Group theory : inverse of a map.

1. The problem statement, all variables and given/known data
Let [tex]H[/tex], [tex]K[/tex] be subgroups of a finite group [tex]G[/tex]. Consider the map, [tex]f : H \times K \rightarrow HK : (h,k)\rightarrow hk[/tex]. Describe [tex]f^{-1}(hk)[/tex] in terms of [tex]h[/tex], [tex]k[/tex] and the elements of [tex]H\cap K[/tex].


2. Relevant equations
[tex]HK = \{hk : h \in H, k \in K \}[/tex]

[tex]f^{-1}(hk)=\{ (h',k') : f(h',k')=hk \}[/tex]

3. The attempt at a solution
I should be able to get somewhere with this but I can't. Can someone give me one or two hints to start me off?
 

Tom Mattson

Staff Emeritus
Science Advisor
Gold Member
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I think you'd better ask your professor about this and here's why: Based on what you've written, [itex]f[/itex] shouldn't even have an inverse. Here's a simple example to show you what I mean. Let [itex]G=\mathbb{Z}_4[/itex] and let [itex]H=K=<2>[/itex], the subgroup generated by [itex]2\in\mathbb{Z}_2[/itex]. Your map does the following.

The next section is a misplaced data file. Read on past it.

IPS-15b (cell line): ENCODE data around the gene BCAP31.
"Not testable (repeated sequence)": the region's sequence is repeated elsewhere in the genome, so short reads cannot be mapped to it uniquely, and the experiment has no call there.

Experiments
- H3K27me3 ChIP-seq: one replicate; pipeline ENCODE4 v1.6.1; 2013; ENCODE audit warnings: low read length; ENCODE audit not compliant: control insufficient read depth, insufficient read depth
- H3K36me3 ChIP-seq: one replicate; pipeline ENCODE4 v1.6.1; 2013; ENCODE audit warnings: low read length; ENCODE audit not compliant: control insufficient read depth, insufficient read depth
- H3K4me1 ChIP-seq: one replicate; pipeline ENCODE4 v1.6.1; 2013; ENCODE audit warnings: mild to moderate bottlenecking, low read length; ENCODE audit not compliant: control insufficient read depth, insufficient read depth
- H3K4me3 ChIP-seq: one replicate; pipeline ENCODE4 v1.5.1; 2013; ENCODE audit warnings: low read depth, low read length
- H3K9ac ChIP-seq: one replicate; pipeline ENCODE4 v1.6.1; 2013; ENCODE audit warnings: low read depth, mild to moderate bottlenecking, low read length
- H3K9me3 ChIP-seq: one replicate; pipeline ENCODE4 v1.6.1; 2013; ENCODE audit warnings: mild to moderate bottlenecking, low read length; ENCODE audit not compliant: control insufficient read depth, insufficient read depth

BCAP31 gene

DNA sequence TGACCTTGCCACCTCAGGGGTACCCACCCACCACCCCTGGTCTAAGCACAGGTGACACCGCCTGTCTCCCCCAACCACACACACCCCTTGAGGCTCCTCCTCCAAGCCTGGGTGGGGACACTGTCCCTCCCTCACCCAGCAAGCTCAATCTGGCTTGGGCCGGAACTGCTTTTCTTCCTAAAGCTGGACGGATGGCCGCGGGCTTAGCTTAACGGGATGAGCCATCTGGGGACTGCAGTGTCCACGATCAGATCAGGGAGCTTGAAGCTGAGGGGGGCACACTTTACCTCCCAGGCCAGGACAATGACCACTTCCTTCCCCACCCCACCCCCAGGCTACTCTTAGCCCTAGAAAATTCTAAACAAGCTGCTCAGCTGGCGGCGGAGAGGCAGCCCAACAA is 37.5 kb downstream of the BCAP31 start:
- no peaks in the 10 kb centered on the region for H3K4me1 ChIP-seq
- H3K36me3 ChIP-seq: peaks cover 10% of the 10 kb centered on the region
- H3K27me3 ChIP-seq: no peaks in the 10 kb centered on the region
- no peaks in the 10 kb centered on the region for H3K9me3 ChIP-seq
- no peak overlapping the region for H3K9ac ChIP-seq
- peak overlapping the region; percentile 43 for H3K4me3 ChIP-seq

[tex]f(0,2)=0\cdot 2 =0[/tex]
[tex]f(2,0)=2\cdot 0 =0[/tex]

Since [itex]f(0,2)=f(2,0)[/itex] the map is not 1-1 and is therefore not invertible. Something is wrong here.
 
Sorry, I shouldn't have written 'inverse' in the title. For this map, [tex]f^{-1}[/tex] is defined as the 'preimage' of the map.
 

HallsofIvy

Science Advisor
41,626
821
Then your problem still makes no sense. You cannot prove anything about "[tex]f^{-1}(hk)[/tex]" because [tex]f^{-1}[/tex] is not defined for individual members of the group, only subsets. Did you mean [tex]f^{-1}(\{hk\})[/tex]?

In the example Tom Mattson gave, [tex]f^{-1}(0)[/tex] is not defined but [tex]f^{-1}(\{0\})= \{(0,2),(2,0)\}[/tex].
 
I'm pretty sure that [tex]f^{-1}(a)[/tex] is used as shorthand for [tex]f^{-1}({a})[/tex].

I'm still having trouble doing the question though. I'm sure it's simple but I'm not seeing how to define the set.
 

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